NOTE: The NDIS is currently allowing greater flexibility with how participants use their transport budgets. You can now use Category 2 and Category 4 budgets interchangeably, so you can use your Assistance with Social and Community Participation funding to pay for an Uber or taxi and vice versa.
Building your independence through transport
Building independence is a common NDIS goal, and transport plans a big part in that. If your disability makes it hard for you to get around but you would like to learn to overcome these challenges and travel independently, you might be eligible for funding for things like public transport training or driving lessons.
This funding is included in your plan under Support Category 15 (Improved Daily Living), which is a Capacity Building support designed to build your independence, skills and confidence.
If you require a specialised, or modified, vehicle because of your disability, the NDIS may be able to help pay for modifications under ‘Assistive Technology' (category 5). The NDIS won’t pay for the vehicle but may cover modifications so you can do things like…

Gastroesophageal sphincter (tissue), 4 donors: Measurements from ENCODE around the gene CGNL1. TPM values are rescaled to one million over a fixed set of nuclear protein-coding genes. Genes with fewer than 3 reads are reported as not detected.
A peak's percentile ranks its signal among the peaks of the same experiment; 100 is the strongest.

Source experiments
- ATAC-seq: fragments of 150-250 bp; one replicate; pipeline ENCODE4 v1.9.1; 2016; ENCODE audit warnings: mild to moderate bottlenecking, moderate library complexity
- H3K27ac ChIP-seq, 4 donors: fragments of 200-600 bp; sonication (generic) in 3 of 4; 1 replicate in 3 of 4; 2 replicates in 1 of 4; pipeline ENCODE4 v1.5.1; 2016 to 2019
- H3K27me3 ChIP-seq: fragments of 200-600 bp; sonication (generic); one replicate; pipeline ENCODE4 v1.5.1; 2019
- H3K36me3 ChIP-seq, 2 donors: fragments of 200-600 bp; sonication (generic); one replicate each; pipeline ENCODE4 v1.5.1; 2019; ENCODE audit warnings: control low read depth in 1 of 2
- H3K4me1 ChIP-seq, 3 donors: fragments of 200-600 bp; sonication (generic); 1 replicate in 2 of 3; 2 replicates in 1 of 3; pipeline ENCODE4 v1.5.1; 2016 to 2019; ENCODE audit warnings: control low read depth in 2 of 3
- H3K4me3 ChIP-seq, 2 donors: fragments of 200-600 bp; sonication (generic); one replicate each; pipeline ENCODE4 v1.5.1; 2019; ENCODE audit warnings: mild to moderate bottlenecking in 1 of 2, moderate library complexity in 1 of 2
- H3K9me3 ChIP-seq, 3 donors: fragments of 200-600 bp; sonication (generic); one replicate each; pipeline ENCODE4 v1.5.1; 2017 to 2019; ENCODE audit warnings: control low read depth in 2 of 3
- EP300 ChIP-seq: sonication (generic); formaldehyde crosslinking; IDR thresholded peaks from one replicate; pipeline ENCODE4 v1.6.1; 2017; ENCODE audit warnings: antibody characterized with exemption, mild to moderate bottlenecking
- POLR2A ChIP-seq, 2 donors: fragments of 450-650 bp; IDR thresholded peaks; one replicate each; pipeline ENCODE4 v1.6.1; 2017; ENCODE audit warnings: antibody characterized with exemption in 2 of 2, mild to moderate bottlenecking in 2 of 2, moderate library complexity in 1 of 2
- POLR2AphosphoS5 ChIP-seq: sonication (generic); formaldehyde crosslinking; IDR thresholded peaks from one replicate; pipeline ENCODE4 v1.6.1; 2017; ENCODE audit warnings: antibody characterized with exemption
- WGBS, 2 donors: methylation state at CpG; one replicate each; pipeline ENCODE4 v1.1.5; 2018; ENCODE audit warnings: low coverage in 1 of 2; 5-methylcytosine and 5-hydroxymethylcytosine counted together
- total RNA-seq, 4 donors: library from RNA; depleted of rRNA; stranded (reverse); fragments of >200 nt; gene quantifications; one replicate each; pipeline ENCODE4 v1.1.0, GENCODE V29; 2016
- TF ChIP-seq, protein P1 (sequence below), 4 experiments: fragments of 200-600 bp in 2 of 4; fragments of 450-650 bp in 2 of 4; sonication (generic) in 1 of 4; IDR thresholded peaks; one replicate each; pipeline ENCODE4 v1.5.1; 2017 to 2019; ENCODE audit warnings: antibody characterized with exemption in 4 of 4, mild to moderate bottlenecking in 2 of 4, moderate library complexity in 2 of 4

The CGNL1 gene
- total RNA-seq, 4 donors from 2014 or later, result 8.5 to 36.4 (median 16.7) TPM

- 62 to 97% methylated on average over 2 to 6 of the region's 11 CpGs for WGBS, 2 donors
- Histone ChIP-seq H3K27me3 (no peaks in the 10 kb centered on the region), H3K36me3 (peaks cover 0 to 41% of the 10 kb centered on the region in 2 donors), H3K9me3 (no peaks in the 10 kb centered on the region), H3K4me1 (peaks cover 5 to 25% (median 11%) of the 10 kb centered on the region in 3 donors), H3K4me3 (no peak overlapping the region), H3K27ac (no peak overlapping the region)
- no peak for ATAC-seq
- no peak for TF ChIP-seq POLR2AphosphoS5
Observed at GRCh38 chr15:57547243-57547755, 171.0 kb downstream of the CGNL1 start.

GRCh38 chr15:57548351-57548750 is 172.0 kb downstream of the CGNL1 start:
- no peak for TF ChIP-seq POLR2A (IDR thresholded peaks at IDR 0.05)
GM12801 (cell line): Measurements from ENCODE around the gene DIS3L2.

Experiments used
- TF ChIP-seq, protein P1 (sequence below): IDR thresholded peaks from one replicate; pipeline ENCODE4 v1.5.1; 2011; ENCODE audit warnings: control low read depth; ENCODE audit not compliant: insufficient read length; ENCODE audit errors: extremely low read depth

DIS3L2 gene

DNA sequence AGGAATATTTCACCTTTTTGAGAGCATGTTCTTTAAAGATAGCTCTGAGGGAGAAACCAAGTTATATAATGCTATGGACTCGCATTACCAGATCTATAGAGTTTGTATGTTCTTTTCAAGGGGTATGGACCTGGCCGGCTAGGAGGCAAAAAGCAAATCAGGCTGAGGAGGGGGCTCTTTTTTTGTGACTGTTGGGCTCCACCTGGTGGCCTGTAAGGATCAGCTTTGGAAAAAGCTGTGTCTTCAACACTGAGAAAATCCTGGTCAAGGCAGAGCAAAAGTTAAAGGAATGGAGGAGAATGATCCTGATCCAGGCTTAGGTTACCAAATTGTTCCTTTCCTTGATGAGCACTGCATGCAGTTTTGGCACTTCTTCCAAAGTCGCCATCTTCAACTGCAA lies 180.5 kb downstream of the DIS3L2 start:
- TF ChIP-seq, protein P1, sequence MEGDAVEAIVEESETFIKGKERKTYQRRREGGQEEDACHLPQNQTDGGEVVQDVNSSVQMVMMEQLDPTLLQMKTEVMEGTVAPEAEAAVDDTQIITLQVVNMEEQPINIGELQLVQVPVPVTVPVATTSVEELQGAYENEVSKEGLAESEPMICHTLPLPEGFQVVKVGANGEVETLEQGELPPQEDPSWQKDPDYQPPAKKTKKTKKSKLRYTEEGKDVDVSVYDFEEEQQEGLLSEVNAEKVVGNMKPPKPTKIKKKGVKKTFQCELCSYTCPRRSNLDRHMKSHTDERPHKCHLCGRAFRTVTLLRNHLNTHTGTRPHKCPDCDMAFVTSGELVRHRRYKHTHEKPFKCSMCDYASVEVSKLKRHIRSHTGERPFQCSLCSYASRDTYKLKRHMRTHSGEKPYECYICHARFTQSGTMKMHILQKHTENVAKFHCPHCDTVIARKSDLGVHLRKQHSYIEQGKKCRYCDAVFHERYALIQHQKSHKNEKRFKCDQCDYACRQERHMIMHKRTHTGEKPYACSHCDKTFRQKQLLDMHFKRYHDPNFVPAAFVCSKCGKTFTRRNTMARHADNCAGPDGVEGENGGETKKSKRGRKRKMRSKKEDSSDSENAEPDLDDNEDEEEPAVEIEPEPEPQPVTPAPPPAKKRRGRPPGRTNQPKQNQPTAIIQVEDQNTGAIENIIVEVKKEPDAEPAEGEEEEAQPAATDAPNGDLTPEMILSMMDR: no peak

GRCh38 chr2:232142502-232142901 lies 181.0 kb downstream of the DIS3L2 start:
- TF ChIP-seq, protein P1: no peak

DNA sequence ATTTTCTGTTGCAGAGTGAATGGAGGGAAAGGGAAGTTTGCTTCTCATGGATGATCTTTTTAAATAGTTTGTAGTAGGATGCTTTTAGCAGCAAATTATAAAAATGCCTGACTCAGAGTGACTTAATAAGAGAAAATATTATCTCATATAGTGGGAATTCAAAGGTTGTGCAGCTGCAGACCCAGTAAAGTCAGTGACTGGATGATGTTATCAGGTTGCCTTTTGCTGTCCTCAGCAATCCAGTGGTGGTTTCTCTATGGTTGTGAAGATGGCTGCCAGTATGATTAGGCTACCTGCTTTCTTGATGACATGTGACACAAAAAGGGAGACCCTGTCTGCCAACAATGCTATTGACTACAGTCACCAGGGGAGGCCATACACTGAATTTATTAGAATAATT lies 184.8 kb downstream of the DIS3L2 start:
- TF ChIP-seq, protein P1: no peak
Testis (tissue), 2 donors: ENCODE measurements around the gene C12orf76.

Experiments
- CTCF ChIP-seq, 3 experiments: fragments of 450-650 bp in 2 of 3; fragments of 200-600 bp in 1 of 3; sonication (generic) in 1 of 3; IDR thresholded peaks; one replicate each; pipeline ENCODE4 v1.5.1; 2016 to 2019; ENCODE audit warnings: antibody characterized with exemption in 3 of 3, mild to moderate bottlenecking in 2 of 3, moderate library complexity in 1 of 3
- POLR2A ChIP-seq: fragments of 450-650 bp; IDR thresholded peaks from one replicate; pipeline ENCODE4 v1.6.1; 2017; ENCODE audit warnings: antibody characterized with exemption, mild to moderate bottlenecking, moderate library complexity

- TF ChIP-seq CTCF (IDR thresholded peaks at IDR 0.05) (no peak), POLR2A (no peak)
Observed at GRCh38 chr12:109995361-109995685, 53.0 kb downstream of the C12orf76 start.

- get in and out of the vehicle with or without a wheelchair;
- carry your wheelchair in or on the vehicle without lifting;
- be transported safely whilst seated in your wheelchair; or
- drive the vehicle with specialised controls or other adaptions.
The NDIS will only provide funding for a vehicle modification when it’s seen as offering value for money. If a less costly but equally effective alternative is available, the NDIS will likely reject your request. They may also choose to only fund an amount they deem as being reasonable and necessary and you’d have to cover the remaining amount.
Need some support?
Both Plan Management and Support Coordination can be useful services when it comes to transport and the NDIS. Plan Management can help you access an even wide range of transport providers, including those who haven’t registered with the NDIS. Your Plan Manager can also handle the financial side of your transport arrangements and provide handy tools to ensure you stay on budget. If you have Support Coordination in your plan, your Support Coordinator can find and connect you with the best service providers for your transport needs.